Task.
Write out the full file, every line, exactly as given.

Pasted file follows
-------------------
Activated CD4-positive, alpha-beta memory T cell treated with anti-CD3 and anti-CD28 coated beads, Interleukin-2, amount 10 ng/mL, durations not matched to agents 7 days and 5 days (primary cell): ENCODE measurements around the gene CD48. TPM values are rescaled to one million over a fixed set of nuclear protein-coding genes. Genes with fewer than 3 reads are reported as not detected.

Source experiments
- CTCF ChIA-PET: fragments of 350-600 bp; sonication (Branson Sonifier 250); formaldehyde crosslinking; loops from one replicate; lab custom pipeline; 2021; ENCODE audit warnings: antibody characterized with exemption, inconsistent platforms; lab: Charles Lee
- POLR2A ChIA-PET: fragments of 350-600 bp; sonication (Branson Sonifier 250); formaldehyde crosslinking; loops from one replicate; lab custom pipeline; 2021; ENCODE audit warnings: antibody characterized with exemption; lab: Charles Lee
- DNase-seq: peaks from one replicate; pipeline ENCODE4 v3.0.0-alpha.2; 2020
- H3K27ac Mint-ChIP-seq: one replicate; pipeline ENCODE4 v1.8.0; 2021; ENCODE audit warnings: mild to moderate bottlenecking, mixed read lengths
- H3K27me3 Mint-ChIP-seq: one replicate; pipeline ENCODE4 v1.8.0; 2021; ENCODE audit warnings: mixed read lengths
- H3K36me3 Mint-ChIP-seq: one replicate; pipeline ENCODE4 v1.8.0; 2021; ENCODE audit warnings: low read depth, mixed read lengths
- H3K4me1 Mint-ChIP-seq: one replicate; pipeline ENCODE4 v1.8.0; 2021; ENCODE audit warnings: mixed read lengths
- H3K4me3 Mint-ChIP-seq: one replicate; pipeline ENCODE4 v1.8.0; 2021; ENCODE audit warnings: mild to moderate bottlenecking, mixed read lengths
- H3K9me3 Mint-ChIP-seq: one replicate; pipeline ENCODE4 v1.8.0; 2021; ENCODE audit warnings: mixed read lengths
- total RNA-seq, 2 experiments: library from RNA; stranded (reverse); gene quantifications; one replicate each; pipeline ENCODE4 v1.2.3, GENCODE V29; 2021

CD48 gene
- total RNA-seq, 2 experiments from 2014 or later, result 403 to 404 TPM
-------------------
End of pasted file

Activated CD4-positive, alpha-beta memory T cell treated with anti-CD3 and anti-CD28 coated beads, Interleukin-2, amount 10 ng/mL, durations not matched to agents 7 days and 5 days (primary cell): ENCODE measurements around the gene CD48. TPM values are rescaled to one million over a fixed set of nuclear protein-coding genes. Genes with fewer than 3 reads are reported as not detected.

Source experiments
- CTCF ChIA-PET: fragments of 350-600 bp; sonication (Branson Sonifier 250); formaldehyde crosslinking; loops from one replicate; lab custom pipeline; 2021; ENCODE audit warnings: antibody characterized with exemption, inconsistent platforms; lab: Charles Lee
- POLR2A ChIA-PET: fragments of 350-600 bp; sonication (Branson Sonifier 250); formaldehyde crosslinking; loops from one replicate; lab custom pipeline; 2021; ENCODE audit warnings: antibody characterized with exemption; lab: Charles Lee
- DNase-seq: peaks from one replicate; pipeline ENCODE4 v3.0.0-alpha.2; 2020
- H3K27ac Mint-ChIP-seq: one replicate; pipeline ENCODE4 v1.8.0; 2021; ENCODE audit warnings: mild to moderate bottlenecking, mixed read lengths
- H3K27me3 Mint-ChIP-seq: one replicate; pipeline ENCODE4 v1.8.0; 2021; ENCODE audit warnings: mixed read lengths
- H3K36me3 Mint-ChIP-seq: one replicate; pipeline ENCODE4 v1.8.0; 2021; ENCODE audit warnings: low read depth, mixed read lengths
- H3K4me1 Mint-ChIP-seq: one replicate; pipeline ENCODE4 v1.8.0; 2021; ENCODE audit warnings: mixed read lengths
- H3K4me3 Mint-ChIP-seq: one replicate; pipeline ENCODE4 v1.8.0; 2021; ENCODE audit warnings: mild to moderate bottlenecking, mixed read lengths
- H3K9me3 Mint-ChIP-seq: one replicate; pipeline ENCODE4 v1.8.0; 2021; ENCODE audit warnings: mixed read lengths
- total RNA-seq, 2 experiments: library from RNA; stranded (reverse); gene quantifications; one replicate each; pipeline ENCODE4 v1.2.3, GENCODE V29; 2021

CD48 gene
- total RNA-seq, 2 experiments from 2014 or later, result 403 to 404 TPM